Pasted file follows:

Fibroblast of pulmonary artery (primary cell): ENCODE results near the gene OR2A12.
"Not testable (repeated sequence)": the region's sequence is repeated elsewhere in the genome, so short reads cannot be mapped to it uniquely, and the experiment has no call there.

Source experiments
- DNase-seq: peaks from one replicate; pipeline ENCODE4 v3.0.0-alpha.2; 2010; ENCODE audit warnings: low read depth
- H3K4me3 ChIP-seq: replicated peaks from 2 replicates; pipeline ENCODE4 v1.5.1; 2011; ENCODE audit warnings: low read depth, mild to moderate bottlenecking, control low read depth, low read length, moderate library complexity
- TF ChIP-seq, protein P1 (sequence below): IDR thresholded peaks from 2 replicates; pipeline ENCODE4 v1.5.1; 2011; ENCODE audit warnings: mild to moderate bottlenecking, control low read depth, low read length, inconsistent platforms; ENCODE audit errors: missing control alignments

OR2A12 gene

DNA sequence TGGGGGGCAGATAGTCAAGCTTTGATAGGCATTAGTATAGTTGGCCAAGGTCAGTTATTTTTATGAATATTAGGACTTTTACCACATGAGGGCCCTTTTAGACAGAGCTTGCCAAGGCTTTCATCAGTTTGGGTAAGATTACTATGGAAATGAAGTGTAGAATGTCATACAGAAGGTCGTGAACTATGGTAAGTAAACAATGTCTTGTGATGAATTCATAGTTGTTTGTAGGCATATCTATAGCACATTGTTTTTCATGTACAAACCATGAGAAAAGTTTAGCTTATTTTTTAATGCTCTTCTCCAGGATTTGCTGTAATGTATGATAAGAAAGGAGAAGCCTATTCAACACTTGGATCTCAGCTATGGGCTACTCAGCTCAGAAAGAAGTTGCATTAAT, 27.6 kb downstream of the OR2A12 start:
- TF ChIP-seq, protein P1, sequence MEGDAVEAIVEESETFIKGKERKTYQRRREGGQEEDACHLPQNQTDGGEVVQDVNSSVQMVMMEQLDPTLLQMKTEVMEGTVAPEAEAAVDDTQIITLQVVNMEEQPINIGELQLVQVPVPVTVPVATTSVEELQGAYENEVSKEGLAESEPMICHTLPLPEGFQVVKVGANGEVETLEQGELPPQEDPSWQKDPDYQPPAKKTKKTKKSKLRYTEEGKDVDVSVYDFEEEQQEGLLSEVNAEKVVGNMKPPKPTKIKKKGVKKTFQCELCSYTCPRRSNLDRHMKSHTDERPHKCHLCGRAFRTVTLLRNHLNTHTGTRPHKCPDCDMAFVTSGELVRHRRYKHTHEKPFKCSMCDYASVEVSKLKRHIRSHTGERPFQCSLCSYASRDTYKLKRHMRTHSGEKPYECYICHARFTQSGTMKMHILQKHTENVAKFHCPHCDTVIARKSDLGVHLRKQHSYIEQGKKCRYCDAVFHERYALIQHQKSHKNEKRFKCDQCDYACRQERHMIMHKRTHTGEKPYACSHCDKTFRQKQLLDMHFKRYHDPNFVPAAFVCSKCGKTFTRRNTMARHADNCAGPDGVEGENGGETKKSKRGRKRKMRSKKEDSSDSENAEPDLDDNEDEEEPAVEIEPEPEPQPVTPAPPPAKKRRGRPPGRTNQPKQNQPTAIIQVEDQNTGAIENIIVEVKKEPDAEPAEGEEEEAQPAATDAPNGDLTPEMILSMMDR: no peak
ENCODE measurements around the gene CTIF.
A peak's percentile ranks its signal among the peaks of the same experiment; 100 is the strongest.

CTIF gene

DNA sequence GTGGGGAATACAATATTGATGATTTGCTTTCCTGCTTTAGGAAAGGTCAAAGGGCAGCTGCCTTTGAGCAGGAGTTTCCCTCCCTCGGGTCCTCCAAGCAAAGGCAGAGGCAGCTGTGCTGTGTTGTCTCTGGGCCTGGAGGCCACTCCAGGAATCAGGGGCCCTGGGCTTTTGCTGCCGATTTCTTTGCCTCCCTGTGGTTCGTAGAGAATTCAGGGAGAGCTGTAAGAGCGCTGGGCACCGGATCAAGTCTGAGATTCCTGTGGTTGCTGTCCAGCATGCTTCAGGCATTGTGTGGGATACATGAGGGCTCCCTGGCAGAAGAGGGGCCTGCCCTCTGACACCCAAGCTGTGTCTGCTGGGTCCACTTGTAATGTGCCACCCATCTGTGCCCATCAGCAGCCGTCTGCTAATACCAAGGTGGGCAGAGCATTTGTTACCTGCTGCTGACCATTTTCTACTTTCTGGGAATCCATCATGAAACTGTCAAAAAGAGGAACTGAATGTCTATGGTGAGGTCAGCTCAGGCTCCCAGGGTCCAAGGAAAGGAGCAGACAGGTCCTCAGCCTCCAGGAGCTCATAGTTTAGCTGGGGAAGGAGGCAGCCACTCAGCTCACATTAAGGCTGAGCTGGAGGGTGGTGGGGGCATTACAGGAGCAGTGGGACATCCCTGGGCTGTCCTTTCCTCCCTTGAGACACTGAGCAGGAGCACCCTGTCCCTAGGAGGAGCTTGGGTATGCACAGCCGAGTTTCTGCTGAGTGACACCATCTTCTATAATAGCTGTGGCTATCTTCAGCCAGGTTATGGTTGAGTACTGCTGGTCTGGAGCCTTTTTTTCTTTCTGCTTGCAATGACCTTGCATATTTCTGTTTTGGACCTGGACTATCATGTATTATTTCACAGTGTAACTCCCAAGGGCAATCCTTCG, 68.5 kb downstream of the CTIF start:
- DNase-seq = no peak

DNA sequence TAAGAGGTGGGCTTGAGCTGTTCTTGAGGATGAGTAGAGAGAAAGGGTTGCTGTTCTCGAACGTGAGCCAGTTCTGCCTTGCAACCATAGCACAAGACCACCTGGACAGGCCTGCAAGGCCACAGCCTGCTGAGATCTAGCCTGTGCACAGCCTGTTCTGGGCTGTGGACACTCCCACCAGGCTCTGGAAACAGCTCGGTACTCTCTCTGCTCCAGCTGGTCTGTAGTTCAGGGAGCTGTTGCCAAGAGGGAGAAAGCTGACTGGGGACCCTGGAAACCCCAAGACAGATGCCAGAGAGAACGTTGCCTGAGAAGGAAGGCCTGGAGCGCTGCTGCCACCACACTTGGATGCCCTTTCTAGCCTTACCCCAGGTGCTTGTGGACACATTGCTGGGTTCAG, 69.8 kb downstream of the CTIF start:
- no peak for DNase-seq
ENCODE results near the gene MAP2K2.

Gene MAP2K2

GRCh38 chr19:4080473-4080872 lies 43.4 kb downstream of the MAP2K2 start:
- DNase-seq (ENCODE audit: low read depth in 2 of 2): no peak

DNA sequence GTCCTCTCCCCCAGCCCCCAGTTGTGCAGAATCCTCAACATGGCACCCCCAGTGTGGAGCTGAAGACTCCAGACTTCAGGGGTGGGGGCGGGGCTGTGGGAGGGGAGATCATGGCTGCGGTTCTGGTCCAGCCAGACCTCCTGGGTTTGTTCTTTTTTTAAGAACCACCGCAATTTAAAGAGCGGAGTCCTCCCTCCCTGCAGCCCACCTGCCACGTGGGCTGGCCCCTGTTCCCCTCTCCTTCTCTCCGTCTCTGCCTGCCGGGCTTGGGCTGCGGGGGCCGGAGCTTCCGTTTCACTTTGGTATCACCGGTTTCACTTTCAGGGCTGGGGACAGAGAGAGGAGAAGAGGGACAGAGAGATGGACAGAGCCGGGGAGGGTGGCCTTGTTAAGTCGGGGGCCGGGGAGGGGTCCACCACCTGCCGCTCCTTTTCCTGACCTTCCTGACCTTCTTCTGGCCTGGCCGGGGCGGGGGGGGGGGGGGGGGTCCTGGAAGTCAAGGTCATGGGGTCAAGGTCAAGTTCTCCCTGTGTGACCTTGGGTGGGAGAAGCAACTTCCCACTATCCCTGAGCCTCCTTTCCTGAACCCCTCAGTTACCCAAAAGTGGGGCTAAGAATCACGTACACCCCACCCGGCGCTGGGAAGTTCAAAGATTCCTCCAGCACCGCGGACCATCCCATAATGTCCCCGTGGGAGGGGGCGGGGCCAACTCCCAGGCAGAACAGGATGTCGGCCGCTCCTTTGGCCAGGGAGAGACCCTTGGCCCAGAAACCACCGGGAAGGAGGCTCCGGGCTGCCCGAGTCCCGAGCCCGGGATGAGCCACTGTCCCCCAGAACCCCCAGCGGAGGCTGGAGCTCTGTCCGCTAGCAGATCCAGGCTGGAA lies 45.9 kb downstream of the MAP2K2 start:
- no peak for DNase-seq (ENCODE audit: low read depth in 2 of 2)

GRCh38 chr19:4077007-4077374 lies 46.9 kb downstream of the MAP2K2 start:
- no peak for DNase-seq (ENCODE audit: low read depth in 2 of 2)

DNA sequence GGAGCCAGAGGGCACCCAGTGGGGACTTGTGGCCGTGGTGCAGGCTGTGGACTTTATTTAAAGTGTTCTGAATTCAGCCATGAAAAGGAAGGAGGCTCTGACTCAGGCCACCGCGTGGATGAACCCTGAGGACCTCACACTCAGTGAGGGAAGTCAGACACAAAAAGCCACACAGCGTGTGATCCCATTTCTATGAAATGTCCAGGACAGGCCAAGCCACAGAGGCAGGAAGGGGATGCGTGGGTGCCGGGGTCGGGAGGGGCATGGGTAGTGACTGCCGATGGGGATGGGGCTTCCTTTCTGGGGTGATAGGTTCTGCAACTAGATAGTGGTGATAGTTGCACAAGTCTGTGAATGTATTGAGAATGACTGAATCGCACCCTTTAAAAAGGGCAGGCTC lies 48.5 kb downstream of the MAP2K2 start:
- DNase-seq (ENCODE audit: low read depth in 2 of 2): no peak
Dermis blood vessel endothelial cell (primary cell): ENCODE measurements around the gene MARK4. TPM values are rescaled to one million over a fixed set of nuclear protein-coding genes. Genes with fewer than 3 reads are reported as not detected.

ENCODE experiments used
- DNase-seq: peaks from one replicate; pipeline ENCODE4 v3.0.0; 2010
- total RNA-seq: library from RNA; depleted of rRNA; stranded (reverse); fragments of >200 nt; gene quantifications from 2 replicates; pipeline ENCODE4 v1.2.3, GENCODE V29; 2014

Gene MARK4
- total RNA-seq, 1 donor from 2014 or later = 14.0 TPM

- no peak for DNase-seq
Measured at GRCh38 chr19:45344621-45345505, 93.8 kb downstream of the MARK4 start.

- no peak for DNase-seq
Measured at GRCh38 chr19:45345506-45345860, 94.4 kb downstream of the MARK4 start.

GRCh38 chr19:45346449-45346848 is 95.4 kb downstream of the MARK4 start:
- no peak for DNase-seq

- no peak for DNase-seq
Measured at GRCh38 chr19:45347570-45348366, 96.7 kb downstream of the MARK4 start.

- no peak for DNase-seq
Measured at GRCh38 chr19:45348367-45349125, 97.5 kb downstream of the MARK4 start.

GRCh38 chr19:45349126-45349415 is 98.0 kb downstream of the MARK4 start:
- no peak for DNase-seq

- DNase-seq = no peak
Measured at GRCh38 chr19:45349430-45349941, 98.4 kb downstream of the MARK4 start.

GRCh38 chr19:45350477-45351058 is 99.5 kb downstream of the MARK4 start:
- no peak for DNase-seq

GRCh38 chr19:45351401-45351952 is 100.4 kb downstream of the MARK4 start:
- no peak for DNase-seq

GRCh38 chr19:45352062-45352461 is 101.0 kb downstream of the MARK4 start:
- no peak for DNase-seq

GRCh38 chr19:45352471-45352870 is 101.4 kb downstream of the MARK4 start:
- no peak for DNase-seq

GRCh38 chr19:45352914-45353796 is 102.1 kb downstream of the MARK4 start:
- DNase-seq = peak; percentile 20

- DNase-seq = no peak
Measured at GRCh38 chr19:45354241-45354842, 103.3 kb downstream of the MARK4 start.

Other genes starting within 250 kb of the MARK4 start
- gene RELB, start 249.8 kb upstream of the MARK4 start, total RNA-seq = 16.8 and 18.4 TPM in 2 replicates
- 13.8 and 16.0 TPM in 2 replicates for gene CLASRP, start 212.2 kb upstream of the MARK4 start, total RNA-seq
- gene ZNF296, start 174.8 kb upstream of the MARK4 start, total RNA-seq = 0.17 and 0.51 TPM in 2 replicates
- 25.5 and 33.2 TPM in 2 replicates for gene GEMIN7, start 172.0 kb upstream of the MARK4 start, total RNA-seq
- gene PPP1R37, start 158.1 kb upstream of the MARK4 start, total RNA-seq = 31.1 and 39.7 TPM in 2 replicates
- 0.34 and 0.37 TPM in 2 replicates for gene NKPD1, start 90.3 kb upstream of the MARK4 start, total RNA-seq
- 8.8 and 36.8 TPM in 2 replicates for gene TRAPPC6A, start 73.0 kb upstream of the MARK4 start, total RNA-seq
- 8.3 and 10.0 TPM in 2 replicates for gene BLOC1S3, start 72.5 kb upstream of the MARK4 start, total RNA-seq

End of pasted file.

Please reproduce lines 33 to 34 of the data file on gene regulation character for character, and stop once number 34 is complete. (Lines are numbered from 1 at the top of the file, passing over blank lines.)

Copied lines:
- no peak for DNase-seq
Measured at GRCh38 chr19:45344621-45345505, 93.8 kb downstream of the MARK4 start.